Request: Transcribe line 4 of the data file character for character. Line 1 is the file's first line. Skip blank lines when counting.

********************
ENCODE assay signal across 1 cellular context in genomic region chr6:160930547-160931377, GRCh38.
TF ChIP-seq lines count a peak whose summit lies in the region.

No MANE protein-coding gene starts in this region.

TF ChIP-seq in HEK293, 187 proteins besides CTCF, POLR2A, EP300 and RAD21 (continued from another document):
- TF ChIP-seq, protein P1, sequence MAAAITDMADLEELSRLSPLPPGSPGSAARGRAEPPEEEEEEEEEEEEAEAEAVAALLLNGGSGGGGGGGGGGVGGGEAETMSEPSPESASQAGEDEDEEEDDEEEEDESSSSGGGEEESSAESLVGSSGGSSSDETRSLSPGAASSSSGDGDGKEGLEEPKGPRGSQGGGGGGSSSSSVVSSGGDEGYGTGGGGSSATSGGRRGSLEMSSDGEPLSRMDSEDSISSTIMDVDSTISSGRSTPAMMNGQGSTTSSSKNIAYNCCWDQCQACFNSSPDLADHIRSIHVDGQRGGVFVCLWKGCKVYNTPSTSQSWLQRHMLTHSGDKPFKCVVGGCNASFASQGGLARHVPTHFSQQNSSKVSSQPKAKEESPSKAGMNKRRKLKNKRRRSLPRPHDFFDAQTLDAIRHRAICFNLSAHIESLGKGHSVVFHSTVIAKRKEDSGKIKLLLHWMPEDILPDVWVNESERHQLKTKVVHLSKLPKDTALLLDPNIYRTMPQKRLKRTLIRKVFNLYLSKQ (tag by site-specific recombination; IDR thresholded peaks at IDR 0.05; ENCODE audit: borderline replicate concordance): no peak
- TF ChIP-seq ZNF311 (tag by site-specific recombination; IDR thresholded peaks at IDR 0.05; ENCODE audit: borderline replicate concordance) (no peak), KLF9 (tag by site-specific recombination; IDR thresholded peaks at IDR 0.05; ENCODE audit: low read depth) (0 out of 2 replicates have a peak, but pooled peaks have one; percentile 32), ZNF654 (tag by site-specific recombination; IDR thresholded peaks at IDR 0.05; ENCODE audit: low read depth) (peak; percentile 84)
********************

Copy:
TF ChIP-seq in HEK293, 187 proteins besides CTCF, POLR2A, EP300 and RAD21 (continued from another document):